Sir Timothy Colman (1929-2021)

In addition to a whole host of other appointments, and to his wide-ranging interests both in the county and elsewhere (as amply recorded in his obituary in the Eastern Daily Press for 10 September 2021), Sir Timothy was president of the Norfolk Record Society from 1978 until his retirement as Lord-Lieutenant of the county in 2004, to be succeeded in both offices by Richard (from 2019 Sir Richard) Jewson. This has maintained an established tradition for the society since all but one of our six presidents have been Lord-Lieutenant. Sir Timothy was always far more than a figurehead president. He regularly chaired our triennial general meetings and conducted the business of the agenda with remarkable efficiency and panache – his record may have been 17 minutes! He also attended the bi-annual meetings of the council whenever he could and made telling contributions to our deliberations. When Queen Elizabeth, the Queen Read More

Letters from Humphry Repton’s Family

The life and work of Humphry Repton are of interest to scholars and readers from a wide variety of historical sub-disciplines because his activities made an impact not only on architecture, gardens and the landscape but also on individuals, localities and Georgian society more generally. His surviving letters, manuscripts and published works of various types, which are housed in numerous repositories, have been drawn on by historians to reconstruct different aspects of Repton’s contribution to the English landscape and to Georgian society. Whereas Repton’s landscape design books (known as his Red Books), his other designs and published printed works display his public side, as do his memoirs, the letters written by him held at the Huntington Library, San Marino, California, provide a different view. They shed light on some of his private thoughts and attitudes, at times somewhat negative, written as they were towards the end of his life, which, Read More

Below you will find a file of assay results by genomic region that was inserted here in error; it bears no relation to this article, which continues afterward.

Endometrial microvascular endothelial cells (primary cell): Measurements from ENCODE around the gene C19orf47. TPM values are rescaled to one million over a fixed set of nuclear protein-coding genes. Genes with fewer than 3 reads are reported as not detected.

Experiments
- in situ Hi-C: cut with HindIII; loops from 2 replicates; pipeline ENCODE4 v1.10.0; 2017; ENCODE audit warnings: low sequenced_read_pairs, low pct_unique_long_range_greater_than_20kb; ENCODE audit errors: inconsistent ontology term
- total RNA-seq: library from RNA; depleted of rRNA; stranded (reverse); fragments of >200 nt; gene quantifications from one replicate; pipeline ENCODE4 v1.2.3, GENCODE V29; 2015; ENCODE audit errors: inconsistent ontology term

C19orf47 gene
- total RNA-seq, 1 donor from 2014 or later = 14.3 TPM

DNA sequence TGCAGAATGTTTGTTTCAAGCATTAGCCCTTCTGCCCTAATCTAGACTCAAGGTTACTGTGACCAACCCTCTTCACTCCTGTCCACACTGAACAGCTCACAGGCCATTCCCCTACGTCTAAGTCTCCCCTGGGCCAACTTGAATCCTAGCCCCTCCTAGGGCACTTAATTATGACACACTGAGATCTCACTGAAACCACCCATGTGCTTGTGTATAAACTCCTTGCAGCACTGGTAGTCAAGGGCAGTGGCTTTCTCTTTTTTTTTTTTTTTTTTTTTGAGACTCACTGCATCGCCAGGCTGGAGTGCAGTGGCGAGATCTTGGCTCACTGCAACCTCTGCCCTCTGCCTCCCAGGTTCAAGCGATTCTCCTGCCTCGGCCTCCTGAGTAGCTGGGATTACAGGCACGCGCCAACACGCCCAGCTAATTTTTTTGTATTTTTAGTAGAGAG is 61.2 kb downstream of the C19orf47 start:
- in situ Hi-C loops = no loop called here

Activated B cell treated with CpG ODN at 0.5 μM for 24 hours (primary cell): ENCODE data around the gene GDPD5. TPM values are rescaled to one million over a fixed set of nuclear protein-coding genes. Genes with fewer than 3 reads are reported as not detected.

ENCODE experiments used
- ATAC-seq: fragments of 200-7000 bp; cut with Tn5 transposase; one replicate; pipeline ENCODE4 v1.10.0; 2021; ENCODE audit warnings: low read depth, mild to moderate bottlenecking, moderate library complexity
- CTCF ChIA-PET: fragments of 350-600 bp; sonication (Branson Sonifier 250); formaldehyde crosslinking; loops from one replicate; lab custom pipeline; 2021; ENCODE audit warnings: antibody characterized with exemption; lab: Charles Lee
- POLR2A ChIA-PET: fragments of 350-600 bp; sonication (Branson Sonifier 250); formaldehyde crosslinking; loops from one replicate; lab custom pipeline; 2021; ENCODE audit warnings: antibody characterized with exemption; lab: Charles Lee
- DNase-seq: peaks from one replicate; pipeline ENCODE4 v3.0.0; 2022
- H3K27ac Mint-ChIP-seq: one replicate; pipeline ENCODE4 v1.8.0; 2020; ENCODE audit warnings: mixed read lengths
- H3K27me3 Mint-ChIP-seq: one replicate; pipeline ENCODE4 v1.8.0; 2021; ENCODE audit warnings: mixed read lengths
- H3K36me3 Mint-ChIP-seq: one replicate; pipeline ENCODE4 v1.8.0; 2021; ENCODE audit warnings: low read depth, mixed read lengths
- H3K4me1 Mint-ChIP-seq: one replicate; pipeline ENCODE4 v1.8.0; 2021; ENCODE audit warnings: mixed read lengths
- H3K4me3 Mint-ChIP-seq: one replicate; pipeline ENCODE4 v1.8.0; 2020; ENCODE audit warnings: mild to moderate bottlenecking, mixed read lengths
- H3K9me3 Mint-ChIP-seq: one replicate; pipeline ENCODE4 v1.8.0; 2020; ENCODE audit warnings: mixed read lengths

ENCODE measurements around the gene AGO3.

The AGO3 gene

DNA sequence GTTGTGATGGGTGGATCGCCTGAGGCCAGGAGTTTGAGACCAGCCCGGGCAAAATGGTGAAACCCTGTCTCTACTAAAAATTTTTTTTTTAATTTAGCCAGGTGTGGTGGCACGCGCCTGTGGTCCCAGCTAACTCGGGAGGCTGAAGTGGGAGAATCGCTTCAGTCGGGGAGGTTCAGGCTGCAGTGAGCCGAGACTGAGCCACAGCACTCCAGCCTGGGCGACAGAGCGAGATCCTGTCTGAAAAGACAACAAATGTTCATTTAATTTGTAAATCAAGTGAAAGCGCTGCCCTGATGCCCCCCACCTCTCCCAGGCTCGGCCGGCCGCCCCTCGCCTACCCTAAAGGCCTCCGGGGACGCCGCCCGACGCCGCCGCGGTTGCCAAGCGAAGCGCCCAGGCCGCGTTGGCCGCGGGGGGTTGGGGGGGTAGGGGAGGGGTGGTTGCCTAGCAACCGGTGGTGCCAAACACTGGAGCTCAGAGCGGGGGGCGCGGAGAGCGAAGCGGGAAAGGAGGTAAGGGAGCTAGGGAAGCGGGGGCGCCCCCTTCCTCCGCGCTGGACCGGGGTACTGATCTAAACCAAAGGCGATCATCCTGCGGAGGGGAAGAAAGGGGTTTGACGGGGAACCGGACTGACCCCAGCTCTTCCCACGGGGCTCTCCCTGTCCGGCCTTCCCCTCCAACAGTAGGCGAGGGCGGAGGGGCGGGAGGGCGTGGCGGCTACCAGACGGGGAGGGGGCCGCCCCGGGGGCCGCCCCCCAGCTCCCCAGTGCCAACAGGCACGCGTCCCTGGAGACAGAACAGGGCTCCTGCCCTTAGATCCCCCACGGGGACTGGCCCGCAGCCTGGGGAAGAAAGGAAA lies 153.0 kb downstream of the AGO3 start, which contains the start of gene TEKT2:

Overseas Trade (and Smuggling) in Early Modern King’s Lynn

The King’s Lynn Port Books 1610-1614 While not as important as London, King’s Lynn was still definitely in the premier division of the urban commercial leagues in the early modern period, alongside ports such as Newcastle, Hull, Southampton, Bristol and Chester. Liverpool and Glasgow at that time were still ‘emerging’ and would have to wait until the age of the Industrial Revolution for their glory days to dawn. Lynn’s overseas trade in the reign of James I was heavily concentrated on the North Sea, with particularly brisk exchanges of goods with the Scottish ports on the Firth of Forth. Kirkcaldy was the most important, followed by Leith, but also significant was Culross, which is still a major visitor attraction in the region with its cobbled streets, well-preserved houses and a splendid so-called ‘Palace’ built by the entrepreneur Sir George Bruce. He was a notable trader through King’s Lynn and he Read More

The Whirlpool of Misadventures

The Whirlpool of Misadventures: Letters of Robert Paston, First Earl of Yarmouth, 1663-1679 The famous Paston Letters document the rise to wealth and status of a Norfolk family from 1422-1509, and first appeared in print in 1787. The most significant collection of letters detailing the family’s subsequent fortunes is in the Norfolk Record Office and was published in 2012 by the Norfolk Record Society. These letters continue the story from 1663 to 1679: the Pastons were honoured with the lord lieutenancy of Norfolk, a royal marriage and an earldom, but they were also engulfed by a ‘whirlpool of misadventures’ which was to lead to their eventual bankruptcy and extinction. The most important group consists of some 88 letters from Robert Paston (1632-1683), first earl of Yarmouth, principally to his wife. They begin in 1664 on a note of optimism. After the restoration of Charles II, there were many royalists competing Read More

The Civil War Comes to Norwich